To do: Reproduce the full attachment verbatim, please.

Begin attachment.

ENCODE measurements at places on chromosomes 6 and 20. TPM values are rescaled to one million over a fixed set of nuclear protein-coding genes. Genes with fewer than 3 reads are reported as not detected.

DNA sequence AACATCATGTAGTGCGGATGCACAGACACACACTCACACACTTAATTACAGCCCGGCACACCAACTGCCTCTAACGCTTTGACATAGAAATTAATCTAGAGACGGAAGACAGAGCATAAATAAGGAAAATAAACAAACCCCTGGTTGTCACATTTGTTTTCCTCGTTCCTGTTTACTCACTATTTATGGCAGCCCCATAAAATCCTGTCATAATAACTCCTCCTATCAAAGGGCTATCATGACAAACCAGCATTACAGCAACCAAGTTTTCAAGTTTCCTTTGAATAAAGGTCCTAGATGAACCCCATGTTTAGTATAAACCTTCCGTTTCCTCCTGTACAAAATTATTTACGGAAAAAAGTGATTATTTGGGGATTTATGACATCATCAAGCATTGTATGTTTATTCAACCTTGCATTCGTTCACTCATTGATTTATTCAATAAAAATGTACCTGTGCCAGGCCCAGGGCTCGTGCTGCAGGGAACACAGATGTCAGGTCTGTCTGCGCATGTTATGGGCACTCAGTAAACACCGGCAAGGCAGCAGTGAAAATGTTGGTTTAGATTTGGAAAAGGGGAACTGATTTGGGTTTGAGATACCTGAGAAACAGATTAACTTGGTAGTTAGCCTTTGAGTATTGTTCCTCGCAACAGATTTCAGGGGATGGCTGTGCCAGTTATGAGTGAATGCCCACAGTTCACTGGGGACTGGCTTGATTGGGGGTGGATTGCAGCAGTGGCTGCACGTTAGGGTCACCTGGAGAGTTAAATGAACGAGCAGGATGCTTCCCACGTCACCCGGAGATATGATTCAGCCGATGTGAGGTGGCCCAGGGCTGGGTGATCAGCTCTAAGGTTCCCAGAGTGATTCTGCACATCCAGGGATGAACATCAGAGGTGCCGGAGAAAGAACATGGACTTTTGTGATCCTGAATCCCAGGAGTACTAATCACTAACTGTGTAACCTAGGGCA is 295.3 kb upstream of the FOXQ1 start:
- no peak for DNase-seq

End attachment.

ENCODE measurements at places on chromosomes 6 and 20. TPM values are rescaled to one million over a fixed set of nuclear protein-coding genes. Genes with fewer than 3 reads are reported as not detected.

DNA sequence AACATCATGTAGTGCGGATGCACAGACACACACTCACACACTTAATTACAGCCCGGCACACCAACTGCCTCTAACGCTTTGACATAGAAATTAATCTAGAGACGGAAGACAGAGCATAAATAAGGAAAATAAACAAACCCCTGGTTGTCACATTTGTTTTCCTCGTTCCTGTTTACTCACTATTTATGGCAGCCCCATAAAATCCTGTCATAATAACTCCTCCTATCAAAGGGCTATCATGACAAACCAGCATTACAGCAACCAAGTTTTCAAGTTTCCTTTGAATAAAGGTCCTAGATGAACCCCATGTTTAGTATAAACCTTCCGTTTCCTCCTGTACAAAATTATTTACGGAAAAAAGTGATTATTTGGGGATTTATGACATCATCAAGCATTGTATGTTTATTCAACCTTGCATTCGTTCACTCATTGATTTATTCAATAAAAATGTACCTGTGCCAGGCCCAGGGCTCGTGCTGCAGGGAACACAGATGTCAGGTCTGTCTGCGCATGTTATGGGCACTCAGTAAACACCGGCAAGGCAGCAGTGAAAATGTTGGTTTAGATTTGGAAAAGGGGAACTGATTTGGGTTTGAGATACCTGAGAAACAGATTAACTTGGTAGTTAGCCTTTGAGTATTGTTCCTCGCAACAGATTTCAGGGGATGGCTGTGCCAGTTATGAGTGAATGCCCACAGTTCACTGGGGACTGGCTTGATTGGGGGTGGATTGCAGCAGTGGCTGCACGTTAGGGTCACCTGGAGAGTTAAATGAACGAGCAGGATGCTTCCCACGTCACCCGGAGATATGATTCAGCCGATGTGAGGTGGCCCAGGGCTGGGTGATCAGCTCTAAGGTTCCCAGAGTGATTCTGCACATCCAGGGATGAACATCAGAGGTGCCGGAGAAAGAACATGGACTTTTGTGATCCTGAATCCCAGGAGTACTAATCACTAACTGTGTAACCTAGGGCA is 295.3 kb upstream of the FOXQ1 start:
- no peak for DNase-seq